Baptism is much like a wedding ring. A wedding ring in and of itself does not make a person married—or the lack thereof, unmarried. But it is a statement, a symbol of the vows, unity, and sacredness of a marriage. What’s more, the wedding ring is the first thing that a newly married man or woman does for his or her spouse. They put on the ring, proclaiming to everyone who sees it that he or she is taken, that they are not ashamed of their marriage. It is a wonderful thing.
Baptism is much like that. Although baptism does not give a person salvation—or the lack of being baptized make a person unsaved—it does tell everyone that knows you that you have been baptized that you belong to Christ and that you aren’t ashamed of that relationship. This is what baptism is. It would be similar to pledging allegiance to a flag, or putting on a wedding ring.
It is a symbol of the death, burial, and resurrection of Jesus Christ. It is also a symbol of the death of your old life, the burial of that old life, and your resurrection as a Christian (2 Corinthians 5:17). It is something that we do for God—not to attain salvation, but because we choose to identify with him. It is a statement of love. The baptism waters do not wash away sin—only the blood of Jesus Christ can do that (1 John 1:7). Baptism is how God asks us to identify ourselves with Him. But it does not save you. It does not take you to Heaven.
Here are some things to consider:
- The thief on the cross never got baptized, and Jesus said that this same thief would be with Him in paradise (Heaven) (Luke 23:43). Jesus went to Heaven and so did the thief on the cross next to Him. Thus, the thief without ever having been baptized, went to Heaven! Clearly, faith and trust in Jesus is sufficient for salvation without being baptized.
- Jesus Himself wasn’t baptized until He was thirty years of age. Would Jesus have gone to Heaven if He had died before His baptism? Of course He would! And why would the perfect Son of God need to be baptized anyway? Clearly, baptism didn’t save Jesus. But it did identify Him to what John the Baptist was preaching!
- John didn’t want to baptize Jesus. Instead, he wanted Jesus to baptize him (Matthew 3:14-15). Clearly, John understood the purpose of baptism. He wanted to be identified with the Lamb of God! That is why he wanted to be baptized, but Jesus refused and required John to baptize Him instead! This was important, as stated in the last point, because God had sent John. Jesus needed to be identified with the message of John the Baptist to fulfill all righteousness.
- Jesus rarely, if ever, baptized anyone (John 4:2). If baptism is so important to our salvation, why wasn’t the Son of God doing it? Wasn’t He to be our Savior? It seems that baptism wasn’t about salvation. It was about identifying themselves with Christ. This would explain why He did little of it and gave it over to His disciples to do.
- Joseph of Arimathaea was said to be a secret follower of Christ (John 19:38). How could this be? Baptism was never a private ceremony. It was always a very public matter since it was a profession of faith—a means to identify oneself with Christ. So, if Joseph was a disciple, why was it not important that he be baptized and make this public proclamation? It does not say or even hint that the man was going to Hell because of this.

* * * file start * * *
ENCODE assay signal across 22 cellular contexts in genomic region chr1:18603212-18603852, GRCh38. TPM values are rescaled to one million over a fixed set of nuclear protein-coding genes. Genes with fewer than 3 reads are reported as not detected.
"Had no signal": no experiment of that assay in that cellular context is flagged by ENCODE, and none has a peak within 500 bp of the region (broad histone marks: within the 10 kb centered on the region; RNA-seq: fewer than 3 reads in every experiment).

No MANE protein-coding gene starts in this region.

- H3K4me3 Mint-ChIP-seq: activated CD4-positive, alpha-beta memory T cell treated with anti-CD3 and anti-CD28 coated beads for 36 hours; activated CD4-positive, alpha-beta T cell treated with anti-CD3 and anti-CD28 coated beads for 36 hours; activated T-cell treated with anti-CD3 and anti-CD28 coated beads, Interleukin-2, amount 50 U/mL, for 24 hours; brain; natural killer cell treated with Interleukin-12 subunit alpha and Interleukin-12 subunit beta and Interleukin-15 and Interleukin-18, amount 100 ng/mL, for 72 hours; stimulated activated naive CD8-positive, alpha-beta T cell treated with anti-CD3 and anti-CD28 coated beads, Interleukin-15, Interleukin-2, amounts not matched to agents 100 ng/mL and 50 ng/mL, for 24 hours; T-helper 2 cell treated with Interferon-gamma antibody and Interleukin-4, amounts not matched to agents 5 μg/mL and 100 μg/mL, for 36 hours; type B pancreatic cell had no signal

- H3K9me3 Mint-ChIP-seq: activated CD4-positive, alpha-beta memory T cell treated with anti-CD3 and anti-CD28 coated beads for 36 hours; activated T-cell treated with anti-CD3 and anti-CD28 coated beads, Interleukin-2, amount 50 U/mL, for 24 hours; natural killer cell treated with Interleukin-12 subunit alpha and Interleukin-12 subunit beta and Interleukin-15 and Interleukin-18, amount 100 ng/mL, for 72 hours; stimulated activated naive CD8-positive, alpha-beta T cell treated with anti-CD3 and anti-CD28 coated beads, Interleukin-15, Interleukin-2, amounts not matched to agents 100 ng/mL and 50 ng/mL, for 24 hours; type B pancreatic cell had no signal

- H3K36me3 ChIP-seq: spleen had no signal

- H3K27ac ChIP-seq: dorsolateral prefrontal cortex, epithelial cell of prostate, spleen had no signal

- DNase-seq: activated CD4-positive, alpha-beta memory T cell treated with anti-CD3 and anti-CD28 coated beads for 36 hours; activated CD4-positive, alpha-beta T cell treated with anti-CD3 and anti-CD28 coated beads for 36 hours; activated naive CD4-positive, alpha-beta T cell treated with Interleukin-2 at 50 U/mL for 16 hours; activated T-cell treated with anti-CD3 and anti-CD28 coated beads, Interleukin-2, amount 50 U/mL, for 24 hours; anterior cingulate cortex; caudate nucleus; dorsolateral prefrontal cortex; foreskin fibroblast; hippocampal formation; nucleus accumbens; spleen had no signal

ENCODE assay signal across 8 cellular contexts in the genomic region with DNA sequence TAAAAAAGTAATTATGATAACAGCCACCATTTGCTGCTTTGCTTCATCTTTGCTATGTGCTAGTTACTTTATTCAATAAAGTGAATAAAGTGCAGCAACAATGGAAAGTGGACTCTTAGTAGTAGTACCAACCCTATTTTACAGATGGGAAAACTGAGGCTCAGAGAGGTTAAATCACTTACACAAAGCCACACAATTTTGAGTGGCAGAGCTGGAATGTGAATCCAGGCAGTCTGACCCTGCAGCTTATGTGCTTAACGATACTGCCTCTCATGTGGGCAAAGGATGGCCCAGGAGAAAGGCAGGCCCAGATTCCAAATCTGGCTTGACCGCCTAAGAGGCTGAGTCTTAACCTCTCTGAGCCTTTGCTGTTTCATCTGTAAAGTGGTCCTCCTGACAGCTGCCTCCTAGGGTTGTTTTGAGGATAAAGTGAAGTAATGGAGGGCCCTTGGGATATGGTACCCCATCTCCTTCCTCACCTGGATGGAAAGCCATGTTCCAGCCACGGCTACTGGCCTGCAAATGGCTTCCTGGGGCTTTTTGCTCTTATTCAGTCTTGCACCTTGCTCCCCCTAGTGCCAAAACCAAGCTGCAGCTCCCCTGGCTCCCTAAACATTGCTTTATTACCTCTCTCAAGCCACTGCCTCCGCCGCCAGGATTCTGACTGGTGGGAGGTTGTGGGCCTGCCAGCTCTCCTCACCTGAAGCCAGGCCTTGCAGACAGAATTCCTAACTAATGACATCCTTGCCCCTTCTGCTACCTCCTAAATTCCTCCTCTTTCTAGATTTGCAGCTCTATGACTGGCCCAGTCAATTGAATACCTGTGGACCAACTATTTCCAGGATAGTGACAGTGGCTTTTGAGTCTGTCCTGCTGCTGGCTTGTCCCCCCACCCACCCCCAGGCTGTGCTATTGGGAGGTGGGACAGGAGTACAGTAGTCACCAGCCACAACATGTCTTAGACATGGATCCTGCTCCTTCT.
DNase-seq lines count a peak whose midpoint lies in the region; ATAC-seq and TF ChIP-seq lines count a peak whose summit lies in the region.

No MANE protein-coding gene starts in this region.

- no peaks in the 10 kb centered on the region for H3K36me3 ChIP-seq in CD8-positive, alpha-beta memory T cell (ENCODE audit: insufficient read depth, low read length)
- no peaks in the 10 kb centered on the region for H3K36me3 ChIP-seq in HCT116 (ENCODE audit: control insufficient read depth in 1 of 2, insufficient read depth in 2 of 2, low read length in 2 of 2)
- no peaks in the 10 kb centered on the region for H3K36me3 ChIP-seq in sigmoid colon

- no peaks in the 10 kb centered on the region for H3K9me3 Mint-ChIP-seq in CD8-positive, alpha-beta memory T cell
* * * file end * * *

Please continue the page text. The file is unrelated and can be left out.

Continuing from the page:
- Paul actually expressed gratitude that he hadn’t been the one to baptize people in Corinth (1 Corinthians 1:14). He was lamenting the fact that people were divided over who they identified themselves with (“I am of Paul, and I am of Apollos, and I of Cephas” 1 Corinthians 1:12). He states, “Is Christ divided?” in verse 13 of 1 Corinthians. He wants people to identify themselves with Christ—not with Paul. Baptism, done correctly, is about identifying yourself with Jesus Christ.
- Many people use Acts 2:38 to prove that baptism is necessary for salvation. But the question asked of Peter that led to his answer in that verse wasn’t a question of salvation; it was a question of how to handle guilt and regret. Peter accused this crowd of rejecting Christ and condemning the Son of God to death. Worried and convicted about their actions, they asked, “What do we do?” Peter then went on and said that they needed to repent of their former beliefs, trust Christ for salvation and then identify with Christ (baptism). But because he wrapped it all up in a single answer to their question, many take it to mean that salvation is necessary for the remission of sins. This is not so. Peter, during a speech in the very next chapter, proves this when he leaves out baptism as a means to have sins blotted out (Acts 3:19)! Clearly Peter never believed that baptism was important for salvation. He thought it was important for the purpose of identifying with Christ—as a public expression of their faith.
Baptism is a means for the Christian to publically identify him or herself with Christ. In America, we have such freedoms and liberties that we often misunderstand the significance that the act of baptism shows to the rest of the world. To openly admit your identity as a Christian in many countries often means you can’t get a job or you may even lose your job, making it difficult to provide for your family. In many cases, it means imprisonment or death, all because they have identified themselves as followers of Christ. For them to be publically baptized is a true test of their faith.
Baptism has many different connotations in scripture—water baptism is but one of them. For example, there is something called the baptism of the Holy Ghost (Acts 11:16), and Jesus spoke of a baptism of suffering to his disciples: